There are plenty of Celtic saints with names that start with 'C', Cadfael, Cuthbert, Colombo but I shall choose Caedmon, who wrote the above hymn whilst at Hilde's Whitby Abbey. It wasn't always called Whitby, the original name was Streoneshalh, butafterthe Northern invasions it was called Whitby - White Bay.
The story told by Bede in his book - An Ecclesiastical History of the English People, is that Caedmon, a poor cowherder and also illiterate composed the first hymn. Bede translated it in Latin but other translations were Saxon, so if you know anything about Saxon writing of the time, each line of a poem is divided into two. There are plenty of videos either singing or saying this hymn, but it is a rabbit hole that one fears to go down.
At one stage I fell in love with the sober tones of the organ, and also strangely enough with the chanting of monks. There is something soothing in such music. My records years ago reflect this, but then the old records are a thing of the past.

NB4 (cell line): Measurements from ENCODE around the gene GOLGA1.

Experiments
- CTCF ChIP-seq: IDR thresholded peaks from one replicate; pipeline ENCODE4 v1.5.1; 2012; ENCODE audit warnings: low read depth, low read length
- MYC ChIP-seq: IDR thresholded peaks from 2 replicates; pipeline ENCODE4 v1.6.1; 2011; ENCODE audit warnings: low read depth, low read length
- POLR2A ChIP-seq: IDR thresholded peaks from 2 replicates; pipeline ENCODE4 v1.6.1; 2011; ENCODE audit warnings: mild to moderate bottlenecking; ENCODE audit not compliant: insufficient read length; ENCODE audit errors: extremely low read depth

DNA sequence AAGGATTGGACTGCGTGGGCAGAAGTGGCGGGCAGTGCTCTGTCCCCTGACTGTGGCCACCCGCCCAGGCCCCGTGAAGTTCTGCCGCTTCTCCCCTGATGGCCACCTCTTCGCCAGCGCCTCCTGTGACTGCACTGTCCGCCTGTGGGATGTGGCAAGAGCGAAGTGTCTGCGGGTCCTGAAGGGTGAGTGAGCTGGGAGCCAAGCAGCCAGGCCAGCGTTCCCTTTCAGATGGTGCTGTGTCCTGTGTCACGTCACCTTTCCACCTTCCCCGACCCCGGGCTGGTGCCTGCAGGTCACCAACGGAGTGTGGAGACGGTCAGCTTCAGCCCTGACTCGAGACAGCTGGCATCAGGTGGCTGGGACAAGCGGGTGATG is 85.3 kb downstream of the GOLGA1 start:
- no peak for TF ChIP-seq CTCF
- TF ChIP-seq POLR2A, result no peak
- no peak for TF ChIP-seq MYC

Looking at the Breverton book and I see that he says that the very first carol service in 1878 was held on Christmas Eve and was in Truro, Cornwall, he says
"The earliest carols were pagan chants and dances associated with fertility rites and the passing of the winter solstice". Some carols are as recent as the 19th century, whilst others refer to earlier times. Interestingly, the carol Partridge in a Pear Tree, is a symbolic way of teaching children, who could not go to church the basics of the bible. For instance - Two turtle Doves - Old and new testament. No wonder we love carols, well I do at least, the spontaneity of singing the 'Holly and the Ivy' or 'Away in a Manger' is a bit like the nursery rhymes of old.